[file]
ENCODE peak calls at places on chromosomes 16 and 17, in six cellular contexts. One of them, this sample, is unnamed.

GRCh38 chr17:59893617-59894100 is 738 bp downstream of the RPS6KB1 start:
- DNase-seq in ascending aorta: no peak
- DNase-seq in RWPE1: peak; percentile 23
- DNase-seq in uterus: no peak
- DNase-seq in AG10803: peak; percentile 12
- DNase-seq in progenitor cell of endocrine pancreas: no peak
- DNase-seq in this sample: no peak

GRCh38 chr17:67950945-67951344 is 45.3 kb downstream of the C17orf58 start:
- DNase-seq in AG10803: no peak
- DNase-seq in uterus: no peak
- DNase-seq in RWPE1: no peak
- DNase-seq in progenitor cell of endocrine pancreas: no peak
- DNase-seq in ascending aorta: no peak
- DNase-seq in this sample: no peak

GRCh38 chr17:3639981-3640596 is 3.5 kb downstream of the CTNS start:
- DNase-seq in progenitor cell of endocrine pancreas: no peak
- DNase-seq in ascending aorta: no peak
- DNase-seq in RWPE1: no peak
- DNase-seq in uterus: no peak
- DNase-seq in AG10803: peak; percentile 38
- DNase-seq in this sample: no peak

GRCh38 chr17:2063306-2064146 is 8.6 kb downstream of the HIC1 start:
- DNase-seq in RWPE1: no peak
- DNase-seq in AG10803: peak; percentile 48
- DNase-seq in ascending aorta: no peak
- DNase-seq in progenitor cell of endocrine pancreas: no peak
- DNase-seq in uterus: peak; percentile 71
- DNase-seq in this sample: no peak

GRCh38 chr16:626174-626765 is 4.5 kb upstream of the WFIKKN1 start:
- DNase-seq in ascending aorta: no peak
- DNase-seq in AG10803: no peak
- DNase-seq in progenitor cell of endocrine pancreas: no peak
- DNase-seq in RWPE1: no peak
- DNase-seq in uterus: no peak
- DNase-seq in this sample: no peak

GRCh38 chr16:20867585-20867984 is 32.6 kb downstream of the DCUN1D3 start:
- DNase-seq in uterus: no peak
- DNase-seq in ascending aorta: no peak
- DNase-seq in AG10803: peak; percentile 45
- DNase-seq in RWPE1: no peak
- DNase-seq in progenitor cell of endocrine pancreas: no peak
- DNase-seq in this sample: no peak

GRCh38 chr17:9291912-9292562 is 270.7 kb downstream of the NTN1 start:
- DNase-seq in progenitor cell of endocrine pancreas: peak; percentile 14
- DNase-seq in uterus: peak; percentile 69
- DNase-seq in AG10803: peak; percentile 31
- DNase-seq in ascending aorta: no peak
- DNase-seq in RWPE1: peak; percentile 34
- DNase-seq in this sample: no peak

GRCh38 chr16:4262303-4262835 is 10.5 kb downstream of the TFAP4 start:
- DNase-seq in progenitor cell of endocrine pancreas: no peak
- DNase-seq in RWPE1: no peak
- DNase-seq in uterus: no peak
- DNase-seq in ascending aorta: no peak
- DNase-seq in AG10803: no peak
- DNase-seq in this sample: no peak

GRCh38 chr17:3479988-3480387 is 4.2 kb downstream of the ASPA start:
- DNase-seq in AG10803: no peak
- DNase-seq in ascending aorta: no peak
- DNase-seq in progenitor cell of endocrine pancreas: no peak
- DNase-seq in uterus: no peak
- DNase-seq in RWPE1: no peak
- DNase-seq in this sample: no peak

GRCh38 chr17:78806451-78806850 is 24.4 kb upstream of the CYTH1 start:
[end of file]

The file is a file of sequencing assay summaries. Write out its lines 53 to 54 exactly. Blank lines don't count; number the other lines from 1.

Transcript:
- DNase-seq in RWPE1: no peak
- DNase-seq in uterus: no peak